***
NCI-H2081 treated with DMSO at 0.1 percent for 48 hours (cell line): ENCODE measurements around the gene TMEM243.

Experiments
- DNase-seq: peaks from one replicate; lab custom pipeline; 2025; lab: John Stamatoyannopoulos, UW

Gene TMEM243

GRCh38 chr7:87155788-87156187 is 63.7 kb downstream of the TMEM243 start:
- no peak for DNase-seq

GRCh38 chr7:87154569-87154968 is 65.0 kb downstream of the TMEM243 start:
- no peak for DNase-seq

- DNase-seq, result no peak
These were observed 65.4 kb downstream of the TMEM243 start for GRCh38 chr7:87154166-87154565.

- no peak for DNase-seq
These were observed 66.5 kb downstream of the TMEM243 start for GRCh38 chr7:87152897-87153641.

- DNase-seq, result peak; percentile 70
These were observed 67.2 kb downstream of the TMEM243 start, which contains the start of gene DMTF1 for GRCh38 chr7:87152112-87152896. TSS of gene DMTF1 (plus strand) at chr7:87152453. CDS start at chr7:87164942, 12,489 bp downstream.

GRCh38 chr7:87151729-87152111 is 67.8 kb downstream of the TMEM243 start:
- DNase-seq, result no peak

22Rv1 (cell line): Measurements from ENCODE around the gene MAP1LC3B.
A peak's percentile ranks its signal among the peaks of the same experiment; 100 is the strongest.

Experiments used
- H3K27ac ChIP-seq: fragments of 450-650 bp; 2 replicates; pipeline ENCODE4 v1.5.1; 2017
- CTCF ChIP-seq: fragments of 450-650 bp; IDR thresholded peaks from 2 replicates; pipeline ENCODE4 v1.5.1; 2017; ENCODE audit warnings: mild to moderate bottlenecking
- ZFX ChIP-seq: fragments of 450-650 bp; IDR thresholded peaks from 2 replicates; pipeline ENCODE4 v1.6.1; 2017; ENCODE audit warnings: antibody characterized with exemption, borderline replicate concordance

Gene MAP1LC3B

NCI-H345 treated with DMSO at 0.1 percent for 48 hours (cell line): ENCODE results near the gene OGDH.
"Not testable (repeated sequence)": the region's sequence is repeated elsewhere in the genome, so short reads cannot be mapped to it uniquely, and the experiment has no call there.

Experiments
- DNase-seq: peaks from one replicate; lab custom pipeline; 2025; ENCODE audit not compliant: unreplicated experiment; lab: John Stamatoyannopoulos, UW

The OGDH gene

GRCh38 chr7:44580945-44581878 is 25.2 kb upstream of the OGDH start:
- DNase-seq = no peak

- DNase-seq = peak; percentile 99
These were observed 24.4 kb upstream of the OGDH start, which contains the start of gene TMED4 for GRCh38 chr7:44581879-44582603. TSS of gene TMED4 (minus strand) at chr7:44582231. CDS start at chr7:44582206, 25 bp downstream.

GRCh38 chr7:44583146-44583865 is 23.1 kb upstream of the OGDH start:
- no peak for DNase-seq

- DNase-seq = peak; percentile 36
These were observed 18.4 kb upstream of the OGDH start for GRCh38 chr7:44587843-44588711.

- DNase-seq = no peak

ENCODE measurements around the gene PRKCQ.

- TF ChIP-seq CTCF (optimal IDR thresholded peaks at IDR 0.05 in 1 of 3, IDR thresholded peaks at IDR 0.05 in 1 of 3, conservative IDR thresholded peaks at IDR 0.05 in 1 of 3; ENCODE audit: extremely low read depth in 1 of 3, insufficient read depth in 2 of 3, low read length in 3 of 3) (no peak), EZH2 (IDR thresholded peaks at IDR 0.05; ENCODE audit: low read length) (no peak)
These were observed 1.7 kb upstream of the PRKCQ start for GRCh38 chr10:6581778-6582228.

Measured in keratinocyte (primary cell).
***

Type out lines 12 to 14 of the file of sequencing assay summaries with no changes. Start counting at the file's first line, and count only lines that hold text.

These were observed 66.5 kb downstream of the TMEM243 start for GRCh38 chr7:87152897-87153641.

- DNase-seq, result peak; percentile 70
These were observed 67.2 kb downstream of the TMEM243 start, which contains the start of gene DMTF1 for GRCh38 chr7:87152112-87152896. TSS of gene DMTF1 (plus strand) at chr7:87152453. CDS start at chr7:87164942, 12,489 bp downstream.